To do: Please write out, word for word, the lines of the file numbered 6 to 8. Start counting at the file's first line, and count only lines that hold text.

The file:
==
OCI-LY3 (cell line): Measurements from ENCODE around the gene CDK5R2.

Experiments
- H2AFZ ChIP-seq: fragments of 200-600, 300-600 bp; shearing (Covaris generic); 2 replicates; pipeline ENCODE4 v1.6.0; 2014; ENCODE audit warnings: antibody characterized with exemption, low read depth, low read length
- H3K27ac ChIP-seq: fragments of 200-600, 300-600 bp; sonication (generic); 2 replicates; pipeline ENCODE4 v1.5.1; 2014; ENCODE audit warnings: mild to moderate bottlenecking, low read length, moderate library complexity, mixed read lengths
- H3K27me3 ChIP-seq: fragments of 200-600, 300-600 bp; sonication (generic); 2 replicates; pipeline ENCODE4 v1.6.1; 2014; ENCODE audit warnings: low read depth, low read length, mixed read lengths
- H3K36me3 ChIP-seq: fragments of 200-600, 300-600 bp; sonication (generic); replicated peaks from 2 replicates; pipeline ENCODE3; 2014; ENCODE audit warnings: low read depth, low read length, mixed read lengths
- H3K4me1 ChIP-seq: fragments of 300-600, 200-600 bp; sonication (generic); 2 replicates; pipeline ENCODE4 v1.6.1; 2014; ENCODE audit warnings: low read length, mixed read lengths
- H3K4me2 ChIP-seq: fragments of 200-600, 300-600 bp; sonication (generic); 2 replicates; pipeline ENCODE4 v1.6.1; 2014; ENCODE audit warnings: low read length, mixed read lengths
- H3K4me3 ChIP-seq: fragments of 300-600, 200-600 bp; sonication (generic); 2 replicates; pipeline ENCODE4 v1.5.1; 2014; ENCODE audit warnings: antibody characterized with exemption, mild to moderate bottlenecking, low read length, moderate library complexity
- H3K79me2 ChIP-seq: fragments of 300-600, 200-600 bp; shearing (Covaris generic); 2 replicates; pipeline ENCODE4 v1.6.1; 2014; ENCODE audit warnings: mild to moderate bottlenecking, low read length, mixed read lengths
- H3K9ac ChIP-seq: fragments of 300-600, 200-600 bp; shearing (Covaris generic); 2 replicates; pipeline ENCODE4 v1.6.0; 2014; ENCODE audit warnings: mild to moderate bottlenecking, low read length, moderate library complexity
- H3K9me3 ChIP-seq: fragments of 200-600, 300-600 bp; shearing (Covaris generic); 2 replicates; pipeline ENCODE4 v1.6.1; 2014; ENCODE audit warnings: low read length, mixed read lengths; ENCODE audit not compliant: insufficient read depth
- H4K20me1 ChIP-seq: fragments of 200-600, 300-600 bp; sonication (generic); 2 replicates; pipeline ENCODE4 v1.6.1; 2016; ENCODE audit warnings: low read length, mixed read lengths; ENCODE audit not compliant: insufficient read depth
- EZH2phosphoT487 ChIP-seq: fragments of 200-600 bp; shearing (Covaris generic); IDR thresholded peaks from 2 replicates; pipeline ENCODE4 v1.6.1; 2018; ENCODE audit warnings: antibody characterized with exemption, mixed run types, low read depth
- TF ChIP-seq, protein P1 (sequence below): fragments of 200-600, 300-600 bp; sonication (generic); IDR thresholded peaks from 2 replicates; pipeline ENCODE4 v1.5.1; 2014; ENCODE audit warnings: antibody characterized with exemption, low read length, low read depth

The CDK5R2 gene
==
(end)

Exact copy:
- H3K36me3 ChIP-seq: fragments of 200-600, 300-600 bp; sonication (generic); replicated peaks from 2 replicates; pipeline ENCODE3; 2014; ENCODE audit warnings: low read depth, low read length, mixed read lengths
- H3K4me1 ChIP-seq: fragments of 300-600, 200-600 bp; sonication (generic); 2 replicates; pipeline ENCODE4 v1.6.1; 2014; ENCODE audit warnings: low read length, mixed read lengths
- H3K4me2 ChIP-seq: fragments of 200-600, 300-600 bp; sonication (generic); 2 replicates; pipeline ENCODE4 v1.6.1; 2014; ENCODE audit warnings: low read length, mixed read lengths